Manitoba

Unions, government duke it out on Bill 7

Union leaders from across the province met at the Manitoba Legislature Thursday for the latest in a heated, months-long battle against a government bill they say is an attack on workers.

Dozens meet at Legislature to speak out against proposed bill to change how unions are formed

Dozens of union supporters came out Thursday to oppose Bill 7. (Lyzaville Sale/CBC)

Union leaders from across the province met at the Manitoba Legislature Thursday for the latest in a heated, months-long battle against a government bill they say is an attack on workers.

Bill 7, the proposed labour relations amendments act, makes good on Premier Brian Pallister's campaign promise to restore democracy to the workplace and end "forced unionization," but opponents say it opens the door for employers to intimidate and threaten workers out of forming a union.

"It has a long-term effect of them being fearful of ever participating in a union drive again, and that's not fair," said Kevin Rebeck, president of the Manitoba Federation of Labour. "This law just simply doesn't meet the test for fairness."

Kevin Rebeck, president of the Manitoba Federation of Labour, said he thinks Momentum Marketing employees haven't been properly informed about their rights as workers. (CBC)

Union opposition

If it passes, Bill 7 would change how unions form to require a secret ballot vote every time workers try to organize, replacing of the long-standing card check system that allows potential unions to skip the vote and form automatically if 65 per cent of workers sign union cards. 

The bill has drawn strong opposition from the start. When the government tabled the bill in June, more than 60 members of Unifor descended on the Legislature to protest it, chanting and shouting in the gallery.

Thursday was the first of three scheduled committee meetings on the bill, which passed second reading earlier this month. Nearly 50 people have signed up to address the Standing Committee on Social and Economic Development on the bill, and 20 of them spoke Thursday evening.

Of those 20 speakers, all but one were staunch union supporters, including heads from the Manitoba Government and General Employees' Union, the Winnipeg Labour Council, Manitoba's United Food and Commercial Workers and UNIFOR.

They said the bill will make it harder for workers to form unions, opening workers up to intimidation instead of the other way around.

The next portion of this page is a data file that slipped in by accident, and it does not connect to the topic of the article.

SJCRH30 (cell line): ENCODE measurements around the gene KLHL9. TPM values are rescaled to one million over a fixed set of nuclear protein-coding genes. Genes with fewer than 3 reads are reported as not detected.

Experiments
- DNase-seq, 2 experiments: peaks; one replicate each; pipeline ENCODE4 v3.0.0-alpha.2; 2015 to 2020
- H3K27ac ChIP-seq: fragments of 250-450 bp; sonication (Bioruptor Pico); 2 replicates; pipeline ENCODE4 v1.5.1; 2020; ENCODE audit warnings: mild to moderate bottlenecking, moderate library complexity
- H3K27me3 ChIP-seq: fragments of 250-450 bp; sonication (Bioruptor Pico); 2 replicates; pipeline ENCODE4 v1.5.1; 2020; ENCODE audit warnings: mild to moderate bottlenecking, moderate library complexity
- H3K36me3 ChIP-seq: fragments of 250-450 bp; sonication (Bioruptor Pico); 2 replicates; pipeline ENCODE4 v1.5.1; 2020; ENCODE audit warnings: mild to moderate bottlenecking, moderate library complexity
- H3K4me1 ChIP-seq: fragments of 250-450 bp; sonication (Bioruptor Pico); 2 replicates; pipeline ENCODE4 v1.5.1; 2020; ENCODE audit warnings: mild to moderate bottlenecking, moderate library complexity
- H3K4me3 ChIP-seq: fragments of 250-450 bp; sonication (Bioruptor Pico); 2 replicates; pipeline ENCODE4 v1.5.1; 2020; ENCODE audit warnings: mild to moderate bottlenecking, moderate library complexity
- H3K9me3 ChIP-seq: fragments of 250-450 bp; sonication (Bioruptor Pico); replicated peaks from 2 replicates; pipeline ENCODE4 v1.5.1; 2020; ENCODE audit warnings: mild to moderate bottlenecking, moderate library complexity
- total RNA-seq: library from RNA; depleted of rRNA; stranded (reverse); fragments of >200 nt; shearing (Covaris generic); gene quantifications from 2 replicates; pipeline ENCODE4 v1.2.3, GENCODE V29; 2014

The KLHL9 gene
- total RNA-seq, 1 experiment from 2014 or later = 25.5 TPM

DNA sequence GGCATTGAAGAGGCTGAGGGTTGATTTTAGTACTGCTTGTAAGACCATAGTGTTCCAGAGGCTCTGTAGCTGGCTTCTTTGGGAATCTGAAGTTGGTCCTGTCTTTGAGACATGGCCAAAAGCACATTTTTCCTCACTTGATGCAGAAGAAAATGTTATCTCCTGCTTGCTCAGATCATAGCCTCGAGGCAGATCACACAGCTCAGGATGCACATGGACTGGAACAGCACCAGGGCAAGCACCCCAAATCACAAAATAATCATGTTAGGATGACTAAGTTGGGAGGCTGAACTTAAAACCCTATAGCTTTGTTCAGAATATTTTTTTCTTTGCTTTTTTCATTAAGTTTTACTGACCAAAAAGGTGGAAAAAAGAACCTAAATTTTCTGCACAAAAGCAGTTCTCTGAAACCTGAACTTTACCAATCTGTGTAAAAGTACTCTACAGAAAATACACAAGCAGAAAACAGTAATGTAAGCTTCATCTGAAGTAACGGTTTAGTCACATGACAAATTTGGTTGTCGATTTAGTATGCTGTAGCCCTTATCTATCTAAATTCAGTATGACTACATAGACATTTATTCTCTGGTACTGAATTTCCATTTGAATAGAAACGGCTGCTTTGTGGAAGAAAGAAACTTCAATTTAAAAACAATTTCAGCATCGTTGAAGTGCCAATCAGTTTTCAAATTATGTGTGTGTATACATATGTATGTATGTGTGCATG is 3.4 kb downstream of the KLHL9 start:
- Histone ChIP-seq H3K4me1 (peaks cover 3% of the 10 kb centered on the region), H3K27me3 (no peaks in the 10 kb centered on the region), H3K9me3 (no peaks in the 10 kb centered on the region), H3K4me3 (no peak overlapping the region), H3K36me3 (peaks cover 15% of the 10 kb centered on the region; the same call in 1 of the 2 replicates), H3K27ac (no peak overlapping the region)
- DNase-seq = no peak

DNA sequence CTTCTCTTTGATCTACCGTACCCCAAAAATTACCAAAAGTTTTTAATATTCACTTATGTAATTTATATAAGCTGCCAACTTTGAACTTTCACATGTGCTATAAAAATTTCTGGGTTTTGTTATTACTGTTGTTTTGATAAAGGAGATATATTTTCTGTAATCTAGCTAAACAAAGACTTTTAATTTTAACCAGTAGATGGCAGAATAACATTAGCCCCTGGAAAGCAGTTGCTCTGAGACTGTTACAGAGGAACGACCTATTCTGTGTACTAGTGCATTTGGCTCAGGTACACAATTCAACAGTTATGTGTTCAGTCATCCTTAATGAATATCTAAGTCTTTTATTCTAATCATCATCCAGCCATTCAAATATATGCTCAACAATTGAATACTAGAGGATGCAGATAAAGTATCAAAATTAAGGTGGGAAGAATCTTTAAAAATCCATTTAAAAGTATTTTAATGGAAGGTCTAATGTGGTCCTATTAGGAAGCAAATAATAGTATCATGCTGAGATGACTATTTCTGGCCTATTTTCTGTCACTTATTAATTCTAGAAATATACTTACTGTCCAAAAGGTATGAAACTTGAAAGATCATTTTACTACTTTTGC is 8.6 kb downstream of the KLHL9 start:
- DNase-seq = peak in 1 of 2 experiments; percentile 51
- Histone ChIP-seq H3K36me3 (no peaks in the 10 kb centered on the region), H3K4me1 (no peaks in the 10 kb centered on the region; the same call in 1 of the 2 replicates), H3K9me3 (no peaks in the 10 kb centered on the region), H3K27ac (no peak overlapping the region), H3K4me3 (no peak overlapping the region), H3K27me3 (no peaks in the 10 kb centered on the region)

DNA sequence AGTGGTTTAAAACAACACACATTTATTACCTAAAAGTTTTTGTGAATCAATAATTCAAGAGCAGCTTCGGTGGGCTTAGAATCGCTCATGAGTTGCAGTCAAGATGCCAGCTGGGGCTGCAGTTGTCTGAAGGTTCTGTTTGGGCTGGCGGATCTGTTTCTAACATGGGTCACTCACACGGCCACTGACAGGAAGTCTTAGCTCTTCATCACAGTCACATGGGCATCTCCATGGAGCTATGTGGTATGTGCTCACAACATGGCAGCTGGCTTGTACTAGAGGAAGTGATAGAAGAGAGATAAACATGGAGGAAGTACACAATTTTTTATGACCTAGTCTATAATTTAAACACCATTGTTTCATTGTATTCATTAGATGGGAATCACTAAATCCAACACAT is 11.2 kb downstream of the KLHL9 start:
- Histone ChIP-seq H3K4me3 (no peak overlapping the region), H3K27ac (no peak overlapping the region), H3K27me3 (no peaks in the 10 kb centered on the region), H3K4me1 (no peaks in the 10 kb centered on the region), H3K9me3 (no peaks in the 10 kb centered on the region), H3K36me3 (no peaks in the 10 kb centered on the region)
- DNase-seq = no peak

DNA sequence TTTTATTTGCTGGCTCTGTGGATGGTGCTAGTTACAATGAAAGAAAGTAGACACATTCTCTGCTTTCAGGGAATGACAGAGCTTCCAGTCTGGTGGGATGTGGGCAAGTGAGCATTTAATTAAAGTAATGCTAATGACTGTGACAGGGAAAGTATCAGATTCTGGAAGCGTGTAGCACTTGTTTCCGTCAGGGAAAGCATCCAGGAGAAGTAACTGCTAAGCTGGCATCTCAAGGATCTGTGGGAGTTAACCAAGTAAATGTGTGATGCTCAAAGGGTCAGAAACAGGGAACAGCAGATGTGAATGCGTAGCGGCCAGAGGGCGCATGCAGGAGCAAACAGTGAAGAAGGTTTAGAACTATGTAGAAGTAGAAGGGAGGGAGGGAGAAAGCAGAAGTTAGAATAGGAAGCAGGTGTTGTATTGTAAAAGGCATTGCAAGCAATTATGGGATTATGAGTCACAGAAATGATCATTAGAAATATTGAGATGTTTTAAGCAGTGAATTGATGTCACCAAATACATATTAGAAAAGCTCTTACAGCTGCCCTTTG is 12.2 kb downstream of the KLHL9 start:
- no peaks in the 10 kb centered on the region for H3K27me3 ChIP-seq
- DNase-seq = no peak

Michelle Gawronsky, president of the MGEU, spoke against Bill 7 on Thursday. (Lyzaville Sale/CBC)

Michelle Gawronsky, president of the Manitoba Government and General Employees' Union, called the changes "concerning and confusing," saying there's no evidence of unions strong-arming workers into signing.

"This change appears to be trying to fix a problem that doesn't exist," Gawronsky said.

"The employer has a huge amount of power, because they control a person's livelihood. They control how we make our living. Allowing automatic certification, as is currently the law, helps to re-balance this relationship."

Cornerstone of democracy

Loren Remillard, president of the Winnipeg Chamber of Commerce, spoke in support of the bill, calling the secret ballot vote "the cornerstone of democracy."

Remillard criticized the card check system as "neither fair nor balanced," and spoke in favour of the "inherent credibility" of the vote.

Loren Remillard of the Winnipeg Chamber of Commerce spoke in support of Bill 7. (CBC)

"Bill 7 ... returns Manitoba to a sensible, fair and respectful approach to this process," he said.

With a Progressive Conservative majority government, Rebeck said he thinks it's likely the bill will pass into law, but he hasn't given up on making a few changes.

At the meeting, Rebeck suggested three amendments to the bill: a requirement for the vote to take place within five days, instead of seven, of the union drive; codifying practices to allow the vote to take place at a mutually agreed-upon location, and giving the Labour Board more clout to discipline employers who intimidate workers.

"What we need to do is protect workers from being intimidated by employers," he said. 

"What we need to do is have a process, [so] that when a super majority of workers say they don't feel respected in the workplace and they want to have a voice by joining a union, then they should have that right respected and supported."

The next committee meeting is slated for Nov. 1, with a potential follow-up on Nov. 3 if more time is needed.

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